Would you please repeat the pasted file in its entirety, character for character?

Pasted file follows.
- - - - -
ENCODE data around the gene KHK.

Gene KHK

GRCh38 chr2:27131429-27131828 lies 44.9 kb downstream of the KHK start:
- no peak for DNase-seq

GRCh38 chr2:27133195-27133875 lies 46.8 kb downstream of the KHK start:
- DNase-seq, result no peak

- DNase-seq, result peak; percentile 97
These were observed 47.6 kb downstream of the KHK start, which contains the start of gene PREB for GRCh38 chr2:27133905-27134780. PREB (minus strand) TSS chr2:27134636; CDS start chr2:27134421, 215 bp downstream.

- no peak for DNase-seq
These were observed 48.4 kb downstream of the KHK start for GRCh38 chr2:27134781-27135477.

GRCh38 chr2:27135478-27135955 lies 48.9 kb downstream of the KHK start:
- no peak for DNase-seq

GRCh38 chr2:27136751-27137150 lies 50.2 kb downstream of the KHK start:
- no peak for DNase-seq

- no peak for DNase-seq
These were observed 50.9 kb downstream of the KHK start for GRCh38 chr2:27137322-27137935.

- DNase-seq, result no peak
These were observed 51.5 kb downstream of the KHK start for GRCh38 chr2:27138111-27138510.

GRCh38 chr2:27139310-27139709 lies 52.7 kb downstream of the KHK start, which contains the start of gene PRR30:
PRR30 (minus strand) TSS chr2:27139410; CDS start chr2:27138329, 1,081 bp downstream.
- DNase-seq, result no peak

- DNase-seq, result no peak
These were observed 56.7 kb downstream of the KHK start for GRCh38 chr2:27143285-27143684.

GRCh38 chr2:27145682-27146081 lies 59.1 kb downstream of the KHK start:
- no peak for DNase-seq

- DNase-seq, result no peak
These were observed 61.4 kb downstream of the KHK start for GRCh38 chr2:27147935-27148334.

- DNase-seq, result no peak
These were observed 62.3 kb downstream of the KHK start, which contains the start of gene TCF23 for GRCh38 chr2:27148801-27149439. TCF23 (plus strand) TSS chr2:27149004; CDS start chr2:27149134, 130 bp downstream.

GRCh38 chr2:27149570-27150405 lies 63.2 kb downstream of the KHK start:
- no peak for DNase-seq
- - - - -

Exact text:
ENCODE data around the gene KHK.

Gene KHK

GRCh38 chr2:27131429-27131828 lies 44.9 kb downstream of the KHK start:
- no peak for DNase-seq

GRCh38 chr2:27133195-27133875 lies 46.8 kb downstream of the KHK start:
- DNase-seq, result no peak

- DNase-seq, result peak; percentile 97
These were observed 47.6 kb downstream of the KHK start, which contains the start of gene PREB for GRCh38 chr2:27133905-27134780. PREB (minus strand) TSS chr2:27134636; CDS start chr2:27134421, 215 bp downstream.

- no peak for DNase-seq
These were observed 48.4 kb downstream of the KHK start for GRCh38 chr2:27134781-27135477.

GRCh38 chr2:27135478-27135955 lies 48.9 kb downstream of the KHK start:
- no peak for DNase-seq

GRCh38 chr2:27136751-27137150 lies 50.2 kb downstream of the KHK start:
- no peak for DNase-seq

- no peak for DNase-seq
These were observed 50.9 kb downstream of the KHK start for GRCh38 chr2:27137322-27137935.

- DNase-seq, result no peak
These were observed 51.5 kb downstream of the KHK start for GRCh38 chr2:27138111-27138510.

GRCh38 chr2:27139310-27139709 lies 52.7 kb downstream of the KHK start, which contains the start of gene PRR30:
PRR30 (minus strand) TSS chr2:27139410; CDS start chr2:27138329, 1,081 bp downstream.
- DNase-seq, result no peak

- DNase-seq, result no peak
These were observed 56.7 kb downstream of the KHK start for GRCh38 chr2:27143285-27143684.

GRCh38 chr2:27145682-27146081 lies 59.1 kb downstream of the KHK start:
- no peak for DNase-seq

- DNase-seq, result no peak
These were observed 61.4 kb downstream of the KHK start for GRCh38 chr2:27147935-27148334.

- DNase-seq, result no peak
These were observed 62.3 kb downstream of the KHK start, which contains the start of gene TCF23 for GRCh38 chr2:27148801-27149439. TCF23 (plus strand) TSS chr2:27149004; CDS start chr2:27149134, 130 bp downstream.

GRCh38 chr2:27149570-27150405 lies 63.2 kb downstream of the KHK start:
- no peak for DNase-seq